Both houses have been altered over the years, but the seventeenth-century core of each one can still be seen.

The above photo is from a 1906 post card of the Bosworth House. (Click to enlarge). The house was next to Silver Creek where on moonlit nights it looked like a silver mirror.


Facing west at 1382 Hope Street, the Elm Farm c.1687 et seq. sits at the corner of Hope and Elm Farm Road in Bristol. The front section of the3 house dates to 1740, but the east portion of the ell behind it dates to 1695. An addition was added to this original portion to the east c. 1850.


According to a 1981 report by Rebecca Clark Stocking of Roger Williams University, the original section of the house has “original 17th century gunstock posts, chimney girts, and summer beams, all of which are lamb’s tongue chamfered. This section, was probably once a house in itself – a two story, two room structure with a usable garret. Structural analysis of the framing in the basement shows that this two room house was probably moved here when the front section was built c. 1740, from another site on the farm.” According to Monroe’s History of Bristol RI, the house was built on land purchased by William Throop in 1687-88.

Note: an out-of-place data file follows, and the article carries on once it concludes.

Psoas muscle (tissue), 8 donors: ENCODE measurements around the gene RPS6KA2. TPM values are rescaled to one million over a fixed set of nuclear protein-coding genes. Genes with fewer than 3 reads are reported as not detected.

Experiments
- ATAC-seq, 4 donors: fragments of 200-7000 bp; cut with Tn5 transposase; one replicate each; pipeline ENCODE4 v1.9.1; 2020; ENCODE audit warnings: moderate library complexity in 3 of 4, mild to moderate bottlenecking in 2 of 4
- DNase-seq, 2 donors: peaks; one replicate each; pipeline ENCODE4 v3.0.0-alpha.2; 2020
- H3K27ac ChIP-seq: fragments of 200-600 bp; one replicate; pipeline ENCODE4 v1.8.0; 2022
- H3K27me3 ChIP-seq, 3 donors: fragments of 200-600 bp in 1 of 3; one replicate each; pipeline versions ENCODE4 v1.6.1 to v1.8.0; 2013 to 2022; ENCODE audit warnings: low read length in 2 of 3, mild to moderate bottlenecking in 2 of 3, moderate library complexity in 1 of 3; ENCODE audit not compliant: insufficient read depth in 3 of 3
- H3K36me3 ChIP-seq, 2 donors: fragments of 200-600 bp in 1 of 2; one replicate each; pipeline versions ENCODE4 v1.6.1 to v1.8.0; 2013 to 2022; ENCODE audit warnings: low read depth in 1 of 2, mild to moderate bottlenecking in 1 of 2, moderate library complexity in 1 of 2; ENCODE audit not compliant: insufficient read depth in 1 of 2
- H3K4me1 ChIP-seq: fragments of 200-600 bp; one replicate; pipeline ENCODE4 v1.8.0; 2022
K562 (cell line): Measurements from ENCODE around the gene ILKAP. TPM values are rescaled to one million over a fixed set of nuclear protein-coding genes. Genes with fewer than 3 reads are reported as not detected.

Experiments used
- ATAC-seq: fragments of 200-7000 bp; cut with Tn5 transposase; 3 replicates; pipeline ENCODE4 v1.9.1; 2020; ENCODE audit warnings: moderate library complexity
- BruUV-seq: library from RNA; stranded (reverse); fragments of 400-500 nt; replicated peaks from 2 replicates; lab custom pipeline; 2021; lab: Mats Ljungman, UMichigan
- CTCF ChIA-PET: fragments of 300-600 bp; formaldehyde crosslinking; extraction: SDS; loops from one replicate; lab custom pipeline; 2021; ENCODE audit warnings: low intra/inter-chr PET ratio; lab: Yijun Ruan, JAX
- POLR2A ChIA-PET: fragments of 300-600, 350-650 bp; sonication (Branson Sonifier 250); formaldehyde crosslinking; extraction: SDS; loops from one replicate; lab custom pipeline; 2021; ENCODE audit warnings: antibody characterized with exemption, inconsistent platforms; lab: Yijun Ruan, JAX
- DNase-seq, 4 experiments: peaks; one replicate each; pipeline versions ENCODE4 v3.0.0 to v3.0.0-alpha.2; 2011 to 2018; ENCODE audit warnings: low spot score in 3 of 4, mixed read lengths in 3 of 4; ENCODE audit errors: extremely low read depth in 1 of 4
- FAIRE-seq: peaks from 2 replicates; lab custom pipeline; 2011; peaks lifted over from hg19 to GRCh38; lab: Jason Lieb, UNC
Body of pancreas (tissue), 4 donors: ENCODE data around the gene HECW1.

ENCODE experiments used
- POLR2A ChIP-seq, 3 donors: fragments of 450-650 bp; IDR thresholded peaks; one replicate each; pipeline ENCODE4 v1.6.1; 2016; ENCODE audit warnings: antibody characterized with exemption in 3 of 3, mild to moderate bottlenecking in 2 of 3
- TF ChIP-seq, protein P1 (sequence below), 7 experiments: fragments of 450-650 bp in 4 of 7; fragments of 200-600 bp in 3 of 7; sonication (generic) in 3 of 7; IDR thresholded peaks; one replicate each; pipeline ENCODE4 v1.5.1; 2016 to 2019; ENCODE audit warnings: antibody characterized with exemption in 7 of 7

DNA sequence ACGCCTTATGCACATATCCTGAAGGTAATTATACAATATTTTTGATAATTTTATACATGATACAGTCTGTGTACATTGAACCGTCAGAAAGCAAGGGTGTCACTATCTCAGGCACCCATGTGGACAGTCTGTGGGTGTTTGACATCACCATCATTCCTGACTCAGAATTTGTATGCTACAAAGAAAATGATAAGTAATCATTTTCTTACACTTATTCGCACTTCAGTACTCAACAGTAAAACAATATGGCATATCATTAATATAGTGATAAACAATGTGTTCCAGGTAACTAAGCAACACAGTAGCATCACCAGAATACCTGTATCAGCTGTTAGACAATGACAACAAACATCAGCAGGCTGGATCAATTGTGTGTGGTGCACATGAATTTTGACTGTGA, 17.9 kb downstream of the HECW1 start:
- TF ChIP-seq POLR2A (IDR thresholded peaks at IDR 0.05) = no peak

Taken together, these three houses from Bristol’s first years, though they vary in levels of sophistication and preservation, exhibit the craft and workmanship of the town’s first builders.


The houses are located near Poppasquash Road leading to Poppasquash Point, the name being a corruption of the Algonquian words “papoos” and “squaw”.

The area was believed to be one set aside by the native population for women and for childbirth, a place of peace.

At the northern end of Poppasquash Road, the Windmill condominiums stand at Windmill Point, where the grist mill built by the town’s circa 1680 “proprietors” was once located.

Click here for the Wikipedia description of the Joseph Reynolds House.

Click here for a Library of Congress description of the Joseph Reynolds House.

Click here for a Library of Congress description of the Nathaniel Bosworth House.

Click here for a post card in the Rhode Island Postcard Collection of the Bosworth house when it was called Silver Creek.

Click here for a description of the houses on pages 9-11 in Historical and Architectural Resources of Bristol, RI.

Click here for a Providence Journal article about Poppasquash Point.

Click on map below to see a Google satellite map of the Reynolds and the Bosworth Houses.

Click on map below to see a Google satellite map of the Elm Farm house that should be labeled 1382 Hope Street.

All three houses are private residences and are not open to the public.